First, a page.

Unbearably inconvenient.

I could go on, but I think by now you’ve got a clear enough picture of men’s contributions to raising kids.

I tell ya, it hurts me. It hurts me right here, in the heart.

So this Mother’s Day, don’t forget the dads. The poor, lonely, sad, left out dads.

Today, make them feel like it’s Father’s Day.

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Posted by on 11 May 2014 in Life, Parenting


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The kids are fine. It’s me I’m worried about.

My kids can’t keep a promise.

“I promise I won’t jump on you anymore, Daddy!” they blubber through their timeout induced tears. They seem sincere, so I let them out.

And then, when they’re back in their room after another cackle-filled session of jumping on Daddy, it’s “I armor promise, because it can’t be broken.”

Followed by the “wooden” promise, the “golden” promise, the “blue” promise, and the inevitable “yellow” promise.

Fool me once, shame on you. Fool me twice, thrice, and beyond, it’s a trip to the emergency room for Daddy.

I have to say, it’s unnerving how the attendants at the ER see my bruises and hear my plaintive cries not to be sent back to that hell hole, and their response is to look darkly at the Missus.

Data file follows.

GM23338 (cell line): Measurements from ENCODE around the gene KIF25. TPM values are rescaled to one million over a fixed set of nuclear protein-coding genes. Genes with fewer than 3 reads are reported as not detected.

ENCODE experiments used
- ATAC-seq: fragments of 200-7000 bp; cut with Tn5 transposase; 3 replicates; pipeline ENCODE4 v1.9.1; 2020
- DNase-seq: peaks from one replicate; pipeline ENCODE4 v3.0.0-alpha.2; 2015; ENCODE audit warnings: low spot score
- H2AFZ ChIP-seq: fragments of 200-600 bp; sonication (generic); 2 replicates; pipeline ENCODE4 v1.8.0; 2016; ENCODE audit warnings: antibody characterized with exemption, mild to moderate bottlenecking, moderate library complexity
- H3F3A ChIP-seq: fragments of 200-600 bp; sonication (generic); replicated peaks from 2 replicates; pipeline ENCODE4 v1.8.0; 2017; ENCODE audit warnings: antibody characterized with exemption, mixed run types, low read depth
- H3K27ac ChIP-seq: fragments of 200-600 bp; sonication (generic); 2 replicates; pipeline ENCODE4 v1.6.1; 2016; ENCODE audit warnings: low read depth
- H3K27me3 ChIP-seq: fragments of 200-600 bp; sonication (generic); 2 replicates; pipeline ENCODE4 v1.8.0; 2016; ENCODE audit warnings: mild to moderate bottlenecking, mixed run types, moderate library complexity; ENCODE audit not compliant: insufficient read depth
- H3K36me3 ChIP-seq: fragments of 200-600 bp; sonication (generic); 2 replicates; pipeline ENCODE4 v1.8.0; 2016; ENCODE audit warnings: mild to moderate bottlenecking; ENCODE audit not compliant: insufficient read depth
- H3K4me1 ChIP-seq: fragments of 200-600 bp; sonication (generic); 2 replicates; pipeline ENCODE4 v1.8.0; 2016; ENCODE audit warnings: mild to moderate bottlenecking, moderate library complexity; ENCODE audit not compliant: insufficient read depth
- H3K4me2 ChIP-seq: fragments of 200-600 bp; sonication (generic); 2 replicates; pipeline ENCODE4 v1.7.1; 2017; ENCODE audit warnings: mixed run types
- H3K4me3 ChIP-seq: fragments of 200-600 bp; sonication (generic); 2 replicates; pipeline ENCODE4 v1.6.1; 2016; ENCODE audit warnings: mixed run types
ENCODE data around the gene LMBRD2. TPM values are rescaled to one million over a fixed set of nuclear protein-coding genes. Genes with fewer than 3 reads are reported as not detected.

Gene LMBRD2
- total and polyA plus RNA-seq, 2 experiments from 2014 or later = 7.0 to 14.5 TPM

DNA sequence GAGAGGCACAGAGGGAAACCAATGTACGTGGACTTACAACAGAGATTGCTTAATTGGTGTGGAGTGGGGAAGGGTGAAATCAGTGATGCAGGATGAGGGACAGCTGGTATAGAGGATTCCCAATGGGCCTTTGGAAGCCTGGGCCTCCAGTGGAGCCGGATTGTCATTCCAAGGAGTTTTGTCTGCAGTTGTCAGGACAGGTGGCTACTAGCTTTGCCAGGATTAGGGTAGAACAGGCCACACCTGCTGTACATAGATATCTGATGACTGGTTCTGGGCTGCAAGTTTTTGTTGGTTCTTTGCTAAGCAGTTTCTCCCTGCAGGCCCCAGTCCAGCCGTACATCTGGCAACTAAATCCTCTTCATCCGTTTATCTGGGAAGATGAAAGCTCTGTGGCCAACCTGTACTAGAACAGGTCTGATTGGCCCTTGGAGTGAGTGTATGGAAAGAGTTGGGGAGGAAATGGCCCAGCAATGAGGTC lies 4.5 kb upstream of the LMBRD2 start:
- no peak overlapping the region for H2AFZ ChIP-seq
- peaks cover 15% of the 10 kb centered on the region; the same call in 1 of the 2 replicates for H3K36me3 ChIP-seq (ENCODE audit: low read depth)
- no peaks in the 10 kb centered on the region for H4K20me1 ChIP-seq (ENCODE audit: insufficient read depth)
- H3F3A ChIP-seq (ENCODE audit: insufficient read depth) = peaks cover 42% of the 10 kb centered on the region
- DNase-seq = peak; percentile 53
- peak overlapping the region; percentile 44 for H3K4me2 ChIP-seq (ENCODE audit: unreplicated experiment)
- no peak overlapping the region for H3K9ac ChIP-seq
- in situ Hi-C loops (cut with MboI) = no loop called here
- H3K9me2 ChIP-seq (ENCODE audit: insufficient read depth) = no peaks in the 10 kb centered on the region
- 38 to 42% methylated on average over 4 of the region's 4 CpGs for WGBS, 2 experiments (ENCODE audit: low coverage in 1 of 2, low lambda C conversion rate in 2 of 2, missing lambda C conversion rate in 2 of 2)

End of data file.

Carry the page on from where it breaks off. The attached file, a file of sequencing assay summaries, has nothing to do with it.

The kiddos, it seems, are above suspicion.

I did a lot of thinking during my last stay at the hospital, and came to the conclusion that I need to teach my kids the value of keeping their promises.

Then I remembered what my dear Mom told me at the end of a particularly tear-filled Mother’s Day.

What Mom told me, what changed my attitude about keeping promises and telling lies, was the story of the Little Bastard Who Cried Wolf.

Mom told me this story so many times, I actually have it memorized, etched into my psyche since I was two. This is the story I told my kiddos, in the hopes of putting them on a new path:

Once upon a time, there was a yelling, screaming, vile bastard of a hellspawn, masquerading as a member of our family. He used to have a room, but was so badly behaved Mommy and Daddy had to put him in a pen in the backyard.

This family lived in a rural area plagued by wolves. Mommy and Daddy warned the tiny monster of a brat that he’d better shut his trap and keep quiet, or the wolves would come and eat him.

The demonic kiddo didn’t believe them. He didn’t think there could possibly be something more evil than him in the world. So in the middle of the night, he’d start screaming, “Help! Help! Wolf!”

Mommy and Daddy eventually made their way out to check, only to find the kiddo sitting on his stump/bed, laughing like a madman. “Woke you up! Made you look! Stupid Mommy and Daddy! Hahahaha!”